The year 2014 brings with it a World Cup, and with that an activity that is familiar to many: the collection of stickers in the attempt to complete Panini’s World Cup sticker album. The pastime has not changed much over the years since Panini’s first collection for the 1970 World Cup. The Italian company still prints the same multilingual booklet, with the pages for most, but not all, of the teams headed with the name of that country in its official language – for Belgium they split the difference and go with ‘Belgique/België’ (sorry German-speaking Belgians!), but rather than entertain a four-way tie they plump with ‘Switzerland’. The major change though is that the number of stickers to collect has increased, largely due to the World Cup itself having expanded to 32 teams in 1998. This year’s collection comprises 640 stickers: 19 for each team (17 players, the team and the logo) with the remaining stickers being the stadia, trophy, official ball etc. So how much does this cost?

The good news is that the empty album can be picked up for free, and furthermore comes with an insert of 6 stickers: Yaya Touré (Côte d’Ivoire), Cristiano Ronaldo (Portugal), Hugo Lloris (France), Gonzalo Higuaín (Argentina), Daniele De Rossi (Italy) and Roman Shirokov (Russia). This leaves 634 stickers to buy. Stickers can be bought in packs of 5 for 50p, but you get multipacks of 5 packs for £2 in Asda. So 25 multipacks and 2 extra packs would get you 640 stickers at a cost of £51 (just buying individual packs this cost would be £63.50.)

But, of course, among these stickers are likely to be duplicates. If I were to hand you 636 randomly selected stickers the chances you’d have a complete collection would be about 1 in . So how much would we expect to spend before we have a complete collection. We’ll assume that each sticker is equally likely to appear (even the ones that come in the insert), so each sticker has a probability of being Yaya Touré, or of being Wayne Rooney, or of being the Colombian logo.

So far we already have 6 of our album stickers (as stickers stuck in our album will be referred to hereon in), so when we open the first pack the first sticker we see could be one of 634 we don’t already have or one of the 6 we do, so the probability it is our 7th album sticker is , while the probability it is a duplicate is . If it is a duplicate then the next sticker still has a probability of of being our 7th album sticker, and this remains the case until we find our 7th album sticker. The number of stickers we see until we have our 7th album sticker is equivalent to the number of success/failure (i.e. Bernoulli) trials until the first success. The number of Bernoulli trials of success probability until success follows a Geometric distribution and its mean value is simply given by *.* So we expect to see stickers until we have our 7th album sticker.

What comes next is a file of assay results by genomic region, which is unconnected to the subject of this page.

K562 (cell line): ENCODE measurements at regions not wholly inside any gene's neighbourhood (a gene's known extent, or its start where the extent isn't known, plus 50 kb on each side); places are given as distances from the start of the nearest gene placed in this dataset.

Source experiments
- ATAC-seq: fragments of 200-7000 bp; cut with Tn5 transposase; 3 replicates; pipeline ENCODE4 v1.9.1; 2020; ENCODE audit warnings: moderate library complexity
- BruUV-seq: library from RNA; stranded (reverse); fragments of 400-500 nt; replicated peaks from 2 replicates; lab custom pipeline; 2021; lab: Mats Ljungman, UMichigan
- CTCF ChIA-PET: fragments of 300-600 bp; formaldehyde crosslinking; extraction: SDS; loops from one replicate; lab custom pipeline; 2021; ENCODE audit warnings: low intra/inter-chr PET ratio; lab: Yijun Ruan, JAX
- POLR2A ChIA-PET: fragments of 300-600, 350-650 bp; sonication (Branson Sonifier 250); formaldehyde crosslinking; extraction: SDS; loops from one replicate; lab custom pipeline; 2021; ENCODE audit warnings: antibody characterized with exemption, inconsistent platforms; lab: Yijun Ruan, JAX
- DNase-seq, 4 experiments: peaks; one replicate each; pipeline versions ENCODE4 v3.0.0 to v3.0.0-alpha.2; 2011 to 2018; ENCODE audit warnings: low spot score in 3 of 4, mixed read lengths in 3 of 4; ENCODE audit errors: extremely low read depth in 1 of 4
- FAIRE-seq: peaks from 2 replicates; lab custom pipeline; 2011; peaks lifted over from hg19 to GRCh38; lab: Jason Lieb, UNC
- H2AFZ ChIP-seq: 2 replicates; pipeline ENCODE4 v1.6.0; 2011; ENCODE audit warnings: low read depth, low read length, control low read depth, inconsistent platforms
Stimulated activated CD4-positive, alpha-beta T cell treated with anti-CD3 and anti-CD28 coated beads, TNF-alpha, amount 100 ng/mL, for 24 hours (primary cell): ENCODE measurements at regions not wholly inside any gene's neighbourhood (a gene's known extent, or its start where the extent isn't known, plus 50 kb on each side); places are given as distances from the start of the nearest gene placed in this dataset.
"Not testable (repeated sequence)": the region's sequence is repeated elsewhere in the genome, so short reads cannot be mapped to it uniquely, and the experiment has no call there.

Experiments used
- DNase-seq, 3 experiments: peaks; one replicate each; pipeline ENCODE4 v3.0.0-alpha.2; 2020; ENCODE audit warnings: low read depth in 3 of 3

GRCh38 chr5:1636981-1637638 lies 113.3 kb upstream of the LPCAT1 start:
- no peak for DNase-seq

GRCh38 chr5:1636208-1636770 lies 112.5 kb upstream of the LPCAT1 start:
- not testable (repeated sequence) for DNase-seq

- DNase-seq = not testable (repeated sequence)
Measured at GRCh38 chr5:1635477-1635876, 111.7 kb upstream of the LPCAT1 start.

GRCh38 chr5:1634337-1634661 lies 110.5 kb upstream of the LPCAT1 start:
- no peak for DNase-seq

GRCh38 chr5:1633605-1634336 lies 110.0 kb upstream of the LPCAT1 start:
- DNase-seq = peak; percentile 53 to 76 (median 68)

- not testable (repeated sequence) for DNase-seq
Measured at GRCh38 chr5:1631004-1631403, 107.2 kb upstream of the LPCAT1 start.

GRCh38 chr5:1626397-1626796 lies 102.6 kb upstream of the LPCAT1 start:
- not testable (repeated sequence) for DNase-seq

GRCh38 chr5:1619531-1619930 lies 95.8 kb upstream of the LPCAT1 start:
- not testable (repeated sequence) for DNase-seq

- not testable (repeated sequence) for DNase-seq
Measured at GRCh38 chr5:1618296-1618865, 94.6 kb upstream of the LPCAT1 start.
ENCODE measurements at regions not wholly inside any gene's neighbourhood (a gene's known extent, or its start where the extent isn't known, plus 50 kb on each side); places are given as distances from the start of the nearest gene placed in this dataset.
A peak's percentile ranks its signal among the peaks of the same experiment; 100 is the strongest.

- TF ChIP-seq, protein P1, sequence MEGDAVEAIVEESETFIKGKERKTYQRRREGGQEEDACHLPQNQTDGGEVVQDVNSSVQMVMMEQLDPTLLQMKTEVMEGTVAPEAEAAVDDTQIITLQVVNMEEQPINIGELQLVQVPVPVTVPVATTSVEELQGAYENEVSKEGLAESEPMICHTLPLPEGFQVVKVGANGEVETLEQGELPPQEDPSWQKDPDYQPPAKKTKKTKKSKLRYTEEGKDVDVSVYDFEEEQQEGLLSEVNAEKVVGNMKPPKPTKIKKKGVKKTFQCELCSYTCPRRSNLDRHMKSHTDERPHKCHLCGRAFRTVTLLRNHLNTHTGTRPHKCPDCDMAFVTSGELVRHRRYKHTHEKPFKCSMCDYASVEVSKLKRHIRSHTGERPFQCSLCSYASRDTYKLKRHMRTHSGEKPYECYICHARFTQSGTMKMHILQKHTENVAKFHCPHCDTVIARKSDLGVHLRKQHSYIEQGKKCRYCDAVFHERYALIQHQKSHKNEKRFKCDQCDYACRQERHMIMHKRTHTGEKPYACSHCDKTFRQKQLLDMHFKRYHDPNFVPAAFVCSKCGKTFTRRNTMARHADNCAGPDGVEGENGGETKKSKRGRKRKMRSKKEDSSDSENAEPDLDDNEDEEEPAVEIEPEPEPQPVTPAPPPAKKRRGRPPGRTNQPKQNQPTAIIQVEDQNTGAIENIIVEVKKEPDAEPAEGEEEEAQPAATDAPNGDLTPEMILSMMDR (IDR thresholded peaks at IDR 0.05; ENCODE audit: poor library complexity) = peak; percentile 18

Once we have our 7th album sticker, we have now 633 stickers left to collect. So the probability of a sticker being our 8th album sticker is . After our 7th album sticker, the number of stickers we see until we have our 8th album sticker again follows a Geometric distribution, so we expect to see more stickers until we have our 8th album sticker. We then expect to see stickers until we see our 9th album sticker, and until we see our 10th and so on.

So, once we have $latex i-1$ stickers, the number of stickers we expect to see before we find our th album sticker is . All told then the number of stickers we’d expect to see to complete our album of 640 stickers is

which would be 180 multipacks at a total cost of **£360**! (Or 900 individual packs at a cost of £450.)

The main reason for this high cost is that as you fill up your sticker album, it becomes harder and harder to add to it. Once you have 639 stickers, you’d expect to have to see 640 stickers before you get your final sticker, at a cost of £51.20 (at the 8p per sticker multipack price) or £64 (at the 10p per sticker individual pack price), which is a lot of money to get one sticker! You can see the expected number of stickers and cost at each rate for each album sticker in the spreadsheet below (the would-be cost of album stickers is included – their being free doesn’t offer a huge saving.)

Thankfully Panini have mercy and allow you a one-off order of 50 specified stickers to help you complete your collection, at the price of 14p per sticker plus £1 for postage. This works out at 16p per sticker if you order 50, which reduces to 14.6p with a 10% discount on the stickers if you order online using a code in your album. While this is more expensive than the cost of a sticker it’s still much cheaper than the cost of later album stickers, in fact from the spreadsheet we can see that even with multipacks each new album sticker is expected to cost over 14.6p when you only have 290 album stickers – not even half full! Ordering these stickers is a no-brainer and requires us then to only collect 590 album stickers beforehand, the number of stickers we’d expect to see to reach this amount is

which requires 65 multipacks at a total cost of £130 or 324 individual packs at a total cost of £162. Add in your ordered album stickers at the reduced rate and you’re expecting to pay **£137.30 **with multipacks or £169.30 with individual packs, a significant reduction thanks to being able to order those last 50 otherwise incredibly expensive stickers. It is still however a good deal more than the £51 minimum cost – which is what makes the ability to make good swaps so vital, to reduce the expected cost closer towards that lower value.

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Great post. Are you going to keep updating as you collect to see the true outcome and cost?